For horses affected with recurring episodes, getting back to work is essential. Indeed, the changes in the routine are what made the episode happen in the first place. It’s then important to go back to this routine, so important to the horse. Of course, the workload is adjusted to the severity of the episode. Once again, the veterinary will help you handle your horse getting back to work.
📚 Learn more: Help! My horse has tendinitis
❌ How to avoid myositis?
That’s the challenge: being safe rather than being sorry.
1️⃣ Plan your sessions
For occasional myositis, the only thing you can do to prevent it is to handle the workload with great care. It’s important to gradually bring the horse to the needed intensity level, and not ask this intensity right off the bat. Planning your training ahead will help you approach this gradual intensity increase peacefully. During every session, take some breaks, warm up your horse gradually, and think about active recovery. This will help you take less risks.
⏩ Important: Plan your horse’s training
If you’re getting back to work after a break, it’s even more important to plan this very gradually.
Also let’s not forget horses are made to live outside, and it is highly recommended to avoid making them spend complete days in their stalls.
It’s better for the horses to live in a calm environment, with daily turnouts at fixed times to avoid any stress linked to routine changes. 🧘♀️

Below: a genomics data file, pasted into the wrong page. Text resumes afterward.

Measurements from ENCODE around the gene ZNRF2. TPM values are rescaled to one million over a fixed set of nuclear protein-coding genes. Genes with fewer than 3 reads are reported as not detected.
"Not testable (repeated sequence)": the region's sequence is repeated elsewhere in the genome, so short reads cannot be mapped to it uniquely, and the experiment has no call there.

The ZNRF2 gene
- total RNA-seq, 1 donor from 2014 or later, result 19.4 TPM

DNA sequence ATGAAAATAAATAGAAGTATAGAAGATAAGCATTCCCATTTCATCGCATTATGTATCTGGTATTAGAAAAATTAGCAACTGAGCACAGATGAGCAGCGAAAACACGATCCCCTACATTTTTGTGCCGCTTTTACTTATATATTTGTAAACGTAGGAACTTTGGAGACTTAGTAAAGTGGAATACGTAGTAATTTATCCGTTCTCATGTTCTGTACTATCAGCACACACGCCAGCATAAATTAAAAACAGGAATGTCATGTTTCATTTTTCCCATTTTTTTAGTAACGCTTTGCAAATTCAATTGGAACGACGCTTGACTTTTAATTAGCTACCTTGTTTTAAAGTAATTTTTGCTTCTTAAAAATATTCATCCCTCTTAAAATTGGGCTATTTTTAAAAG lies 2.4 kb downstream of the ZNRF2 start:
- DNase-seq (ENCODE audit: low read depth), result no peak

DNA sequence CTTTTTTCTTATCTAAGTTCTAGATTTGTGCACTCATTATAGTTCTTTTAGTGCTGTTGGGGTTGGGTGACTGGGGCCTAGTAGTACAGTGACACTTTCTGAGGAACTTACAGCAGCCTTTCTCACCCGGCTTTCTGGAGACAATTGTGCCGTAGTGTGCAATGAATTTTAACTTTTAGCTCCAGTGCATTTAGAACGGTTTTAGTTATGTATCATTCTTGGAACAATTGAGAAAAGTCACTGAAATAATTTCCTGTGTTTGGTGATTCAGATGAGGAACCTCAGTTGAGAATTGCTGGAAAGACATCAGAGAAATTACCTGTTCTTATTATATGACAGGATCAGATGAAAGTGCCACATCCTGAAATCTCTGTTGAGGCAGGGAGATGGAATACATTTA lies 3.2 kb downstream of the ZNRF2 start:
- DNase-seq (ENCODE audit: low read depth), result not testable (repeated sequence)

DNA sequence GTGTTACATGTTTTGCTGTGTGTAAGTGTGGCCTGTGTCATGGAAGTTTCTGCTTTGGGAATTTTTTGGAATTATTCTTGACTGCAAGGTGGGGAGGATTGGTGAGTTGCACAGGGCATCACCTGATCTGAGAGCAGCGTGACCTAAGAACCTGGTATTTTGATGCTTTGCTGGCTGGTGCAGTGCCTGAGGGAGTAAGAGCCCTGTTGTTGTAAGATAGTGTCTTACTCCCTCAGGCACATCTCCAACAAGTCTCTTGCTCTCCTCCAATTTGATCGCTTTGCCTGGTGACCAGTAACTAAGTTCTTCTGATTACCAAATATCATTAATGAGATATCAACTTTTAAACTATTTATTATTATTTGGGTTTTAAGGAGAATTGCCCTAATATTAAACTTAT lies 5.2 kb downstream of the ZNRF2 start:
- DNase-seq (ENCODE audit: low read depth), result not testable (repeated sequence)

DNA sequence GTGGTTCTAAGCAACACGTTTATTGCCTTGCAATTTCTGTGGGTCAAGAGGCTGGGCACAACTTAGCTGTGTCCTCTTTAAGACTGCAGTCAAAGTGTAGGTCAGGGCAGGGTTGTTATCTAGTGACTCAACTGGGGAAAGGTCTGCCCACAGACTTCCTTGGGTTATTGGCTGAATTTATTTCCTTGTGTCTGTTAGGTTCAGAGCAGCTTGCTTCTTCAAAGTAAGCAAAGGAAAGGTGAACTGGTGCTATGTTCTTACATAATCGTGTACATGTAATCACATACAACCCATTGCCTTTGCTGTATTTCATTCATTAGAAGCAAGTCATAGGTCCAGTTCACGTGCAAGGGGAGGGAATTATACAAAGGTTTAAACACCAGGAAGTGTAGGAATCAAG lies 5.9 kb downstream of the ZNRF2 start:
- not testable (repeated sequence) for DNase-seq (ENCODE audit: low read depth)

⏩ Read more: How to find the right stables?
2️⃣ Plan the meals 🥕
For recurrent myositis, there is a bit more you can do. Indeed as I explained earlier, EPSM is a disease linked to a bad energy absorption and one of the key things you can do is keep a close eye on what the horse eats. For these horses, it’s better to choose a starch light feed.
Decreasing the starch levels will bring less glucose into the blood and thus keep the muscle cells from storing this glucose as polysaccharides which are what creates episodes for horses with EPSM.
A feed with high starch levels will cause important insulin releases. This could trigger mood changes (because of the serotonin) and cause episodes for horses with RER.
Ideally, the horse should have a rich feed, or even only made up of forages and supplemented with fats (like vegetal oil for instance).
The days the training is less intense or during long breaks, the amount of food is decreased as well to avoid an overload. It’s inconvenient, but it’s really important.
⏩ Learn more: Cereal free feeds
3️⃣ Dietary supplements
Your veterinary can also suggest vitamin E and selenium supplements to protect the muscle cells from the oxidant stress.
Rhabdomyolysis, or myositis, or Monday Morning disease is a very painful muscle disease, easily recognizable but for which you should know what to do.
If your horse is affected by myositis, prevention is primordial and involves an adjusted environment (calm), training (regular and gradual), and feed (low starch levels and a lot of forages).
It’s an inconvenient disease for the owner, but, handled well, doesn’t keep the horse away from a normal life.
See you soon for another article,